Matthew wrote that Jesus Christ fulfilled this verse (Matthew 2:15). Jesus did so in that as the Son of God in another sense God the Father called and led Him out of Egypt when He was a child. Matthew did not mean that Hosea had Jesus Christ in mind or predicted His exodus from Egypt when he wrote but that Jesus’ experience corresponded to what Hosea had written about Israel. He saw the experience of Jesus as analogous to that of Israel. Jesus’ experience completed the full meaning of Hosea’s statement and in this sense fulfilled it. [Note: See Dyer, pp. 733-34, for several comparisons and contrasts between the history of Israel and the history of Jesus Christ.]

"This is a reference not only to the exodus of Israel from Egypt but also to the fact that all of God’s dealings with Israel were based upon the love that He would show in calling His Son, the Lord Jesus Christ, back from the comparative safety of Egypt in order that He might suffer and die to accomplish His great redemptive work." [Note: The New Scofield . . ., p. 925.]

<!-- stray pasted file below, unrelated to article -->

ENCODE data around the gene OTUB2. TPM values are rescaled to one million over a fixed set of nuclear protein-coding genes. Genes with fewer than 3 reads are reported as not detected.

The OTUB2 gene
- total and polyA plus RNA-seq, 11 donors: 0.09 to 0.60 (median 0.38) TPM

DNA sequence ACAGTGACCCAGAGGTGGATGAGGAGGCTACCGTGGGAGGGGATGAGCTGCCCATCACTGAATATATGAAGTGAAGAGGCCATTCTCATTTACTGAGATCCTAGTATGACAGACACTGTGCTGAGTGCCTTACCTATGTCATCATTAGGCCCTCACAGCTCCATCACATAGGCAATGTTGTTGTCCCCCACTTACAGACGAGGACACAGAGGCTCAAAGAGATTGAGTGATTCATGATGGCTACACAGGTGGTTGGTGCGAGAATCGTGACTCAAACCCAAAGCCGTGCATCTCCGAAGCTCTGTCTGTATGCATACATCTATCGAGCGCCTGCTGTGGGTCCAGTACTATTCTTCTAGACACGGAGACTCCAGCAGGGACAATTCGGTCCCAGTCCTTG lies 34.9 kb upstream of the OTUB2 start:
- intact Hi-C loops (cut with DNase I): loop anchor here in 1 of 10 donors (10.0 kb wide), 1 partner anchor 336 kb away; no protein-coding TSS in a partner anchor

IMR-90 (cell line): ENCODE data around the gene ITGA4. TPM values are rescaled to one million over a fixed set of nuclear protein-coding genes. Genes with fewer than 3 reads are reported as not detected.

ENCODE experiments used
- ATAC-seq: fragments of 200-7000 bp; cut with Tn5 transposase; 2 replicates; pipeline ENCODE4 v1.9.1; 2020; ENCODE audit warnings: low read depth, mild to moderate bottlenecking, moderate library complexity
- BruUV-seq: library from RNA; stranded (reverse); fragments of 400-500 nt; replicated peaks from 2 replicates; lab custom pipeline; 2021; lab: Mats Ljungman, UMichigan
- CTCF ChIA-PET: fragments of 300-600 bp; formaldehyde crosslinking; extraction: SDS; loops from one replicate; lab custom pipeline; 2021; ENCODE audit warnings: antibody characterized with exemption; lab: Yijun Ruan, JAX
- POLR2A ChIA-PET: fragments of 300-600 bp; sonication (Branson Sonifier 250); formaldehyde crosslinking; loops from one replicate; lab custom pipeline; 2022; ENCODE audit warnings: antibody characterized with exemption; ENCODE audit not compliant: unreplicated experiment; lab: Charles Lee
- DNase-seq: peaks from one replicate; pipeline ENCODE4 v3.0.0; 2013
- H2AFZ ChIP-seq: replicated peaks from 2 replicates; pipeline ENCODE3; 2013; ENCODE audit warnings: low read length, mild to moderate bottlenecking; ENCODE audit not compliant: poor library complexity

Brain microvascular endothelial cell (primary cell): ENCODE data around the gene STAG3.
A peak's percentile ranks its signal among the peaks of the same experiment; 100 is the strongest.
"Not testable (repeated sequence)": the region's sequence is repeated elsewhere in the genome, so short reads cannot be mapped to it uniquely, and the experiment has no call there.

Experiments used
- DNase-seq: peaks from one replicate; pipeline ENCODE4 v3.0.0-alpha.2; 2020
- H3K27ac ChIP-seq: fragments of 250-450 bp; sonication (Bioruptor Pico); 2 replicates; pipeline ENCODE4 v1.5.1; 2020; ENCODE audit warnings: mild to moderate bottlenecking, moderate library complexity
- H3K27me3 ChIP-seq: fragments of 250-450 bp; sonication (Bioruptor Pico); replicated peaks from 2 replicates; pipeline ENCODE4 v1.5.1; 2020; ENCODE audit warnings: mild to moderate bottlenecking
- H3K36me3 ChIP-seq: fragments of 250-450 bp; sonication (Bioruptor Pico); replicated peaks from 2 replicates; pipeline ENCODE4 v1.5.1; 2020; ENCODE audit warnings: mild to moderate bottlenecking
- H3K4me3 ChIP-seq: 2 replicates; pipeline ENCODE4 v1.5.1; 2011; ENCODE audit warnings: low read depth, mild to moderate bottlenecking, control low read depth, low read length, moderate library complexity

Verses 1-4

Proof of rebelliousness 11:1-4

Verses 1-7

Israel’s rebelliousness 11:1-7

Again this section, which is all divine speech, begins with a reference to something in Israel’s history to contrast the past with the present (cf. Hosea 9:10; Hosea 10:1; Hosea 10:9).

"The passage at its outset has similarities to the form of the legal complaint made by parents against a rebellious child (Deuteronomy 21:18-21; cf. Isaiah 1:2-20 where hope is held out that the child [Israel] may yet repent and receive compassion rather than death)." [Note: Stuart, p. 175]

Verse 2

God continued to call the Israelites after they left Egypt. He did so through His prophets. But the more the prophets appealed to the people to follow the Lord, the more the people turned aside from following Him. They kept sacrificing to Baal and kept burning incense to idols (cf. Judges 2:11-13).

Verse 3

Israel demonstrated this ungrateful apostasy even though it was Yahweh who taught His son Israel to walk (behave, cf. Deuteronomy 1:31; Isaiah 1:2), provided tender loving care, and healed him when he needed restoration.

Verse 4